FinancialForce’s 2014 summer release incorporates improvements in mobile and collaboration features and provides enhancements to the planning dimension of its professional services automation (PSA) suite. In the last couple of releases the company emphasized expansion in the functional capabilities of its ERP suite, as I noted, focusing on human capital management and professional services automation as well as some supply chain automation capabilities.
Topics: Analytics, Business Performance Management (BPM), Cloud Computing, Consulting, distribution, ERP, Financial Performance Management (FPM), FinancialForce, HCM, HR, Human Capital, Professional Services Automation, PSA, SaaS, Sales Performance Management (SPM), Salesforce.com, SCM, Social Media, Unit4, Office of Finance, Sales
Convergence is the Microsoft Dynamics business software user group’s meeting. Dynamics’ core applications are mainly in the accounting and ERP category, descendants of products Microsoft acquired: Great Plains (now GP), Solomon (SL), Navision (NAV) and Damgaard’s Axapta (AX), to which Microsoft has added its own CRM application. It has been more than a decade since the acquisitions of Great Plains (which itself had already purchased Solomon Software), and Navision, Damgaard and the software applications family has evolved steadily if slowly since then. More recently, Microsoft has added cloud services that simplify and improve the connection between remote users and the on-premises core systems, as well as integration with Office365.
Topics: Analytics, Business Performance Management (BPM), CFO, Cloud Computing, Consulting, Customer Performance Management (CPM), distribution, Dynamics AX, Dynamics GP, Dynamics NAV Dynamics SL, ERP, Financial Performance Management (FPM), FinancialForce, HCM, HR, Human Capital, Infor, Microsoft, Operational Performance Management (OPM), Plex, Professional Services Automation, PSA, SaaS, Sage Software, Sales Performance Management (SPM), Salesforce.com, Unit4, Workday, Office of Finance, Sales
FinancialForce recently introduced FinancialForce ERP, a family of cloud-based software designed to support a variety of customer-centric businesses such as professional services organizations or companies that specialize in business and industrial distribution. Many of these types of businesses are midsize or small (having 50 to 1,000 employees) and can benefit from the integration of FinancialForce’s accounting, professional services automation, human capital management (HCM) and supply chain management (SCM) software. The company added the last two capabilities at the end of 2013 with the acquisitions of Vana Workforce and Less Software, respectively, which I commented on. Like FinancialForce’s, their software runs on the Salesforce1 platform, which means that integration of these elements was straightforward. It also enables companies that use or are planning to use salesforce.com for sales and customer service to simplify integration of those with the operational and back-office software, by enabling single sign-on, end-to-end process management and a single data source for reporting and analysis. This integration can significantly reduce or even eliminate the need to re-enter information into systems or to use spreadsheets, documents and email to manage processes. With all of the data available in a single system, creating reports and automating their distribution becomes easier. All of this, in turn, should cut the amount of time and effort spent on administrative and clerical functions and enhance the productivity of the organization.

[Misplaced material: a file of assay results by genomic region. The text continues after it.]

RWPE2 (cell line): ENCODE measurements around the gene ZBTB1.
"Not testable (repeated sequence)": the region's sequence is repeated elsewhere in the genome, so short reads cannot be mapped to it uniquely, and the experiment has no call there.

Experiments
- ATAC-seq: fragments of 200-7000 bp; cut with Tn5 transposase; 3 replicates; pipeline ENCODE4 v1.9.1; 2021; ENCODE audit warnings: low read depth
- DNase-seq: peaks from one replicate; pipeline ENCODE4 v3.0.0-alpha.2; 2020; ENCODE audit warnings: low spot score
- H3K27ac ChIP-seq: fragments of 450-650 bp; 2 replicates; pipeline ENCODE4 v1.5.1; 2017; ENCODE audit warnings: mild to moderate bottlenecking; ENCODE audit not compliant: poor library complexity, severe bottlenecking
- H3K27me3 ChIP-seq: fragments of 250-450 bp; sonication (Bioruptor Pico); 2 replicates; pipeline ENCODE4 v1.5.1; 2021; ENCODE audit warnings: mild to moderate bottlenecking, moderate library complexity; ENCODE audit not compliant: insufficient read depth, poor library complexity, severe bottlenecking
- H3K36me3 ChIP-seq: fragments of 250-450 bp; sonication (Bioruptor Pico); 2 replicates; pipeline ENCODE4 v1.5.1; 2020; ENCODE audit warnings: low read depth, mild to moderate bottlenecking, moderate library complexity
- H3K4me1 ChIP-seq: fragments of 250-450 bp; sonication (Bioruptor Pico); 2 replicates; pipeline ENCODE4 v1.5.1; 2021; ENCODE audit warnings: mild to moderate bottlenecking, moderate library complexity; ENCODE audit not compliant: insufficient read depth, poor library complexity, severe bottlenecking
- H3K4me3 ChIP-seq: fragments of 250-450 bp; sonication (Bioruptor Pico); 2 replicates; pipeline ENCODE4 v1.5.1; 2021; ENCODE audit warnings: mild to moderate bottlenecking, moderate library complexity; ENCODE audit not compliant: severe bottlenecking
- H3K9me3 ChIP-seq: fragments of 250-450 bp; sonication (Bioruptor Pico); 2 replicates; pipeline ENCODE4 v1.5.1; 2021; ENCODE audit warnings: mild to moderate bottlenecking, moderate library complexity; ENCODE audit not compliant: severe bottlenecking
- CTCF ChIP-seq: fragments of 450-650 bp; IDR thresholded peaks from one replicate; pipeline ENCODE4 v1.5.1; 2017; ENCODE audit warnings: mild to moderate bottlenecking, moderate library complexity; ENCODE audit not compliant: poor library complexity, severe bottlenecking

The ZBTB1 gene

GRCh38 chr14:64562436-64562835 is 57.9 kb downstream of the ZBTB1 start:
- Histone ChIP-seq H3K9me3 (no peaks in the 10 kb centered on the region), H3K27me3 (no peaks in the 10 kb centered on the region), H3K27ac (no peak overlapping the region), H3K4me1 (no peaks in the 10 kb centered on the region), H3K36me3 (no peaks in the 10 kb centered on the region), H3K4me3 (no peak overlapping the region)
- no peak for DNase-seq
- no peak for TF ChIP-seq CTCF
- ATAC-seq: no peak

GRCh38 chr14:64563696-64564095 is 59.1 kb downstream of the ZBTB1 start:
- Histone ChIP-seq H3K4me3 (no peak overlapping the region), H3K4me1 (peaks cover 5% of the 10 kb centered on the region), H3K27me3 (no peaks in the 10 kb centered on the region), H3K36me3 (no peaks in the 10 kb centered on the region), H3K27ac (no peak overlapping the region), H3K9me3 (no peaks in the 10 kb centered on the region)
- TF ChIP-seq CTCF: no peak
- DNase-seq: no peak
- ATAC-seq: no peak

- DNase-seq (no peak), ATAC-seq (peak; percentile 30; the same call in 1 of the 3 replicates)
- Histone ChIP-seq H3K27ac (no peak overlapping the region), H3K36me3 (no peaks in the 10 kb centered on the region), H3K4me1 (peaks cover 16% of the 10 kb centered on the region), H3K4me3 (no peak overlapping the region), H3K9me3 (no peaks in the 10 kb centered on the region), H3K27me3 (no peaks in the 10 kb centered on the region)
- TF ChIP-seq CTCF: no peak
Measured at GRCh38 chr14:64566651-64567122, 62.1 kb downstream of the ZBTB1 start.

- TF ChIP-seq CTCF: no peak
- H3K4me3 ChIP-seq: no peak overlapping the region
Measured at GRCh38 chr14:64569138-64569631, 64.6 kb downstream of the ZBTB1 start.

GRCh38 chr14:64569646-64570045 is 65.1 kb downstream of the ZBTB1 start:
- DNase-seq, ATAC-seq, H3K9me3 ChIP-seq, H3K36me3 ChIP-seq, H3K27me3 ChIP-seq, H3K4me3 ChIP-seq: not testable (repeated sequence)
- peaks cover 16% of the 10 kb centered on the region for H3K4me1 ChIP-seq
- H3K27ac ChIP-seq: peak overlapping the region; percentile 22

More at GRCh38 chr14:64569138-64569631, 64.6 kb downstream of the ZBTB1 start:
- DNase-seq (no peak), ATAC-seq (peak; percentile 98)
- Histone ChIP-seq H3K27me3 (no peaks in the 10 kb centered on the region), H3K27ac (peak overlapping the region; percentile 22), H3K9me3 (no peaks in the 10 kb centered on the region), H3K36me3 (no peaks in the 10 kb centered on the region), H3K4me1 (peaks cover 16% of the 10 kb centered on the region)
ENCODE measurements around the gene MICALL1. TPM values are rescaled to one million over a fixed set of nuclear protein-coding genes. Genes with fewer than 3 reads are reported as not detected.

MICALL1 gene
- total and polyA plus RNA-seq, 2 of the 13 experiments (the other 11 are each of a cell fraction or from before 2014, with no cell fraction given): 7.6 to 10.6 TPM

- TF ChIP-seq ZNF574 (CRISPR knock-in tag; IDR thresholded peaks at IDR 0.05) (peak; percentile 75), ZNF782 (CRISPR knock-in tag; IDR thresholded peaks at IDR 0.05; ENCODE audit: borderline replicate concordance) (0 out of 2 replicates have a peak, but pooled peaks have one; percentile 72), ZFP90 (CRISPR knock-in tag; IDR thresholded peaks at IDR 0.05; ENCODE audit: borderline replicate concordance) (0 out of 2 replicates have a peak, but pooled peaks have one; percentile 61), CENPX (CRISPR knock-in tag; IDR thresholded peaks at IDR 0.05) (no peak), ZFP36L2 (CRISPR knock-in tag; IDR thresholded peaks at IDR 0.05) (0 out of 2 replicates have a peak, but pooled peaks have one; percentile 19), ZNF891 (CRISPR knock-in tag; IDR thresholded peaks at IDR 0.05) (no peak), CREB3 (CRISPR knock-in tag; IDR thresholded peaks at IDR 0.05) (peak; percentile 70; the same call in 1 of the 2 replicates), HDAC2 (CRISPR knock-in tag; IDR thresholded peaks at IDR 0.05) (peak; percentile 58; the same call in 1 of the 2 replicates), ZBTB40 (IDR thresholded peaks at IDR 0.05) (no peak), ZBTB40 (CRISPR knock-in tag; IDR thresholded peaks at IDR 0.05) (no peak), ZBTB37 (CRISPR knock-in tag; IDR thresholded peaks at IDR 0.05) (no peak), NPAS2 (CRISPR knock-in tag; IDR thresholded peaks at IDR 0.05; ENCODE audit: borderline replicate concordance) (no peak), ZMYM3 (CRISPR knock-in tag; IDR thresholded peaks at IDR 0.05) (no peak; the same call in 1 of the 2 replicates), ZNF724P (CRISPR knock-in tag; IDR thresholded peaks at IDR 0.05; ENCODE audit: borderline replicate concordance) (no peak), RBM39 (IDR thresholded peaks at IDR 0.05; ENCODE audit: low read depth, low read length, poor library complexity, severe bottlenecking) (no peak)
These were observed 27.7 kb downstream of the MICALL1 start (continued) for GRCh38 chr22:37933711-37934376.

Topics: Analytics, Business Performance Management (BPM), Cloud Computing, Consulting, Customer Performance Management (CPM), distribution, ERP, Financial Performance Management (FPM), FinancialForce, HCM, HR, Human Capital, Operational Performance Management (OPM), Professional Services Automation, PSA, SaaS, Sales Performance Management (SPM), Salesforce.com, SCM, Supply Chain Performance Management (SCPM), Unit4, Workforce Performance Management (WPM), Office of Finance, Sales
Cloud computing has changed the fundamental economics of business software, bringing new capabilities within reach of large numbers of small and midsize companies for the first time. Cloud-based ERP, for example, enables many midsize companies that in the past might have continued to use an entry-level accounting package to have more capable and sophisticated systems. The investment in software and IT capabilities to implement an ERP system on-premises is considerable enough that midsize companies often put up with a less-capable one. As well, midsize companies can now have their own call center operations because cloud-based offerings that support these operations require substantially lower up-front investments and have significantly lower operating costs than their on-premises counterparts. Consequently, a company that once outsourced all of its call center activities now has a greater degree of control of this strategic capability, often at a lower overall cost. The economic aspects of adopting the cloud are compelling, but there are other reasons as well. In some business software categories, even if the company has the IT resources and money to manage it on-premises, it makes better business sense to obtain this capability as a service in the cloud. For example, expense management is not a strategic process, and software users are often operating outside the company firewall.
Topics: Business Collaboration, Business Mobility, Business Performance Management (BPM), Cloud Computing, ConnectWise, Consulting, Financial Performance Management (FPM), FinancialForce, NetSuite OpenAi, Operational Performance Management (OPM), PlanMill, Professional Services, Professional Services Automation, Project Management, ProjectHelp, Projector, PSA, Sales Performance Management (SPM), Unanet Technologies, Workforce Performance Management (WPM), Big Data